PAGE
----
Section 221: Disapplication of certain powers of Secretary of State
707.This section amends sections 496 and 497 of the Education Act 1996. Currently, complainants may approach the Secretary of State asking him to consider the complaint. But for the Secretary of State to intervene the governing body has to be acting unreasonably or unlawfully and it must be expedient to intervene. In practice there are few occasions where the Secretary of State may issue a direction where the head teacher or school has failed in its statutory duty.
708.The effect of the amendments is that the Secretary of State can no longer make a direction in relation to complaints against governing bodies of schools that have or could have been made to a Local Commissioner. Instead, the complainant may approach a Local Commissioner if they are not satisfied with the governing body’s response. After investigation into the complaint, a Local Commissioner will be able to recommend that the school undertake a course of action to remedy an injustice suffered by a particular individual.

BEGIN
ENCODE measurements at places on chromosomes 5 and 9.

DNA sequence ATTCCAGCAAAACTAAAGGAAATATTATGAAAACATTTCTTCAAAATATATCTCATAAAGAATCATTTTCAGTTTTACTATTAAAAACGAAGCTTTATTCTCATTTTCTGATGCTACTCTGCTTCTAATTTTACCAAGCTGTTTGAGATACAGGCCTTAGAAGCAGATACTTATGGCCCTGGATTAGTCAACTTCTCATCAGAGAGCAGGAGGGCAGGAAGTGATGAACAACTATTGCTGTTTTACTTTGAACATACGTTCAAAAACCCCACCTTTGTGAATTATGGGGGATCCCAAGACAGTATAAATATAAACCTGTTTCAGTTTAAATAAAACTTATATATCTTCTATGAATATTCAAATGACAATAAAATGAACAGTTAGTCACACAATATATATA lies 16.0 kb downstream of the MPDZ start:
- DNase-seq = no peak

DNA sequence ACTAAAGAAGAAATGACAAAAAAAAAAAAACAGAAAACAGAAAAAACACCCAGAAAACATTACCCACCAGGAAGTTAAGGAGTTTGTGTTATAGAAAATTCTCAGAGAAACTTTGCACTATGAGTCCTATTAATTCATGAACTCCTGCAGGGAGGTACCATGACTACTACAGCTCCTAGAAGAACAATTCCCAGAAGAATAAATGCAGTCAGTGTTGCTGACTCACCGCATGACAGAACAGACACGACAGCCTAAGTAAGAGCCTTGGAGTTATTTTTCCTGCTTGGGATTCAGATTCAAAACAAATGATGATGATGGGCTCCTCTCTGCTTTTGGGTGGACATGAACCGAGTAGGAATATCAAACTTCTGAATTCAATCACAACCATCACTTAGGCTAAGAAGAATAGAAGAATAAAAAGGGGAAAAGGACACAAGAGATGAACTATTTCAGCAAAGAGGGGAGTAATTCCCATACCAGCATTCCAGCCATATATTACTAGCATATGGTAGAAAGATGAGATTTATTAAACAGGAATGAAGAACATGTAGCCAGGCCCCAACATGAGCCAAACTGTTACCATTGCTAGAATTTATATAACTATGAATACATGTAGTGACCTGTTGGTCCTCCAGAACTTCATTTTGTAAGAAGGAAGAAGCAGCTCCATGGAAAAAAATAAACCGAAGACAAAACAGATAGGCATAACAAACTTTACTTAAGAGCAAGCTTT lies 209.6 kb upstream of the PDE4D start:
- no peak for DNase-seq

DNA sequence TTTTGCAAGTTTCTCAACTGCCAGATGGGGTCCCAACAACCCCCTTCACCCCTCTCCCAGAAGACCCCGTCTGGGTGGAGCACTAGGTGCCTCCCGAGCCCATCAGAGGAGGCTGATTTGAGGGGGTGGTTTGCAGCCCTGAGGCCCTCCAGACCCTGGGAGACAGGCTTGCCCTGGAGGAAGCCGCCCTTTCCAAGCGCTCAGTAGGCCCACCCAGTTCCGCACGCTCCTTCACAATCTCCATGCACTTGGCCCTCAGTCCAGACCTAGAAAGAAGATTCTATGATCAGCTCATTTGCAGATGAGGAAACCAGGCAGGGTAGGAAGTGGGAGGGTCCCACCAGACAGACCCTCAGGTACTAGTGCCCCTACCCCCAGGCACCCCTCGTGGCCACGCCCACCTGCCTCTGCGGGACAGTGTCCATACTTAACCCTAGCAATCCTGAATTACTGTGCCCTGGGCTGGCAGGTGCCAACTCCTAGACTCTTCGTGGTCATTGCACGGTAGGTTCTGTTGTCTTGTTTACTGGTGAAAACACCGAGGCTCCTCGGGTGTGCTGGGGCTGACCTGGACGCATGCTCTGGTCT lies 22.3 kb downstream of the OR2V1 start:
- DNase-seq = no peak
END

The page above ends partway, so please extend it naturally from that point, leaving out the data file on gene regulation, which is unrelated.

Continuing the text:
709.A Local Commissioner will offer a scrutiny that is independent of central Government and will be able not only to consider if a school has been acting unreasonably or unlawfully (which is the scope of the Secretary of State’s current practice) but also to recommend that a governing body provide a remedy.
710.Regulations may prescribe that the Secretary of State may make a direction in relation to a matter that could have been referred to the new scheme where the complaint is from a “prescribed person”. The Government envisages that such prescribed persons might include the local education authority or governing bodies of other schools.